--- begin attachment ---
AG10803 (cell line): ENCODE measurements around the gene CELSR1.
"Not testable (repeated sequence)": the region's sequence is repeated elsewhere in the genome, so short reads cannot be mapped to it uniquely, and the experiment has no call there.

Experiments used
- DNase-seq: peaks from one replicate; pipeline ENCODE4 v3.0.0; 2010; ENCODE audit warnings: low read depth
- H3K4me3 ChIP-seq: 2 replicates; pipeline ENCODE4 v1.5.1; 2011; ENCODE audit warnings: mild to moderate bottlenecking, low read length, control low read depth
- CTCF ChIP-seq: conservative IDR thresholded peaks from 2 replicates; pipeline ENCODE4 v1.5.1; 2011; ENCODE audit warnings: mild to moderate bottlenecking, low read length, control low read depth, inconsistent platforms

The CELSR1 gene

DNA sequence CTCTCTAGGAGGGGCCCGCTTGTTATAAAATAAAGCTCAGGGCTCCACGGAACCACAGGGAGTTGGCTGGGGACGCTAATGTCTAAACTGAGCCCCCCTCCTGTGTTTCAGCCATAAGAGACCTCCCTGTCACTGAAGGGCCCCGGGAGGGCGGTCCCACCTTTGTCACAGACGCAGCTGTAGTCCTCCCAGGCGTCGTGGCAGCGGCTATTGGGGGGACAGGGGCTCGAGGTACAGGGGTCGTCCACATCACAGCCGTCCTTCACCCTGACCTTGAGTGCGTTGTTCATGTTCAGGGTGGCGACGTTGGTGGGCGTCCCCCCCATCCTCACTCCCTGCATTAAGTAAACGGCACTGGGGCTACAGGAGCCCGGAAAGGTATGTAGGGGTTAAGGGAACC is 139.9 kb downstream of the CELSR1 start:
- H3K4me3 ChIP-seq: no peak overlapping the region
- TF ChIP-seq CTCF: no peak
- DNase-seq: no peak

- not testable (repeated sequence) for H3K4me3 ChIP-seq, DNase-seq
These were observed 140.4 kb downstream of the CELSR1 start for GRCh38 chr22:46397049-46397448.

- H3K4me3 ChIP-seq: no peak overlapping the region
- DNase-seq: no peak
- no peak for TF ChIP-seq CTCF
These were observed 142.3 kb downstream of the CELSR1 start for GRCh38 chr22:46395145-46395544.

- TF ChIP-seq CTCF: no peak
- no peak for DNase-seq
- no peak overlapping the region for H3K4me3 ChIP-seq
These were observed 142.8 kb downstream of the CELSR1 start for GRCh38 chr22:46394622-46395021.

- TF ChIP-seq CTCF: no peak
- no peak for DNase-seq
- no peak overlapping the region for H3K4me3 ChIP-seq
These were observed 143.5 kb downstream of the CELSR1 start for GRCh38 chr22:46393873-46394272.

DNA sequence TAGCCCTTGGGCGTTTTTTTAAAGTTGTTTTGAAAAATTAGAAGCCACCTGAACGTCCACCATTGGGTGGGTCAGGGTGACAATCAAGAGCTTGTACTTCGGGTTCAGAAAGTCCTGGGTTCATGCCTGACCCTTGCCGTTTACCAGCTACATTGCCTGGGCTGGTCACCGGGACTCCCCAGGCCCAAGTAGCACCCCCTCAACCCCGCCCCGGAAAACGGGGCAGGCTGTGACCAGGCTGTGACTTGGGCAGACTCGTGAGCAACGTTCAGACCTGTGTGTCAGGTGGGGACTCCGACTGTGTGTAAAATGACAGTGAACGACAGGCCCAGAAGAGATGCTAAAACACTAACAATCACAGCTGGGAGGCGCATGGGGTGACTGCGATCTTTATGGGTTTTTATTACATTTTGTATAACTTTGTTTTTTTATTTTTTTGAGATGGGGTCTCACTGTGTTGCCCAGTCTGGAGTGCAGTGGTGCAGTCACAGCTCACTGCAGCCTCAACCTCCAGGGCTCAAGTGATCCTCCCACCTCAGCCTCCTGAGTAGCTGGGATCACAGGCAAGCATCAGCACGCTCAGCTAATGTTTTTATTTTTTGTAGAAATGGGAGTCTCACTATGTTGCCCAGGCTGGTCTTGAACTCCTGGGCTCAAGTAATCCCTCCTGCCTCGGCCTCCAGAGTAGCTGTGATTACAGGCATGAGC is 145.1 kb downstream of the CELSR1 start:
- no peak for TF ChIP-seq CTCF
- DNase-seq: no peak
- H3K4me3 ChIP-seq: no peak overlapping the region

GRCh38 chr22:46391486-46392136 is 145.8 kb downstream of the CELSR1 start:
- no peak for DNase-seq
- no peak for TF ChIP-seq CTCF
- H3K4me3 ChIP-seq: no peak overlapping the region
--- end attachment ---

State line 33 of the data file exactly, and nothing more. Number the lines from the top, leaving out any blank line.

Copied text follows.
- H3K4me3 ChIP-seq: no peak overlapping the region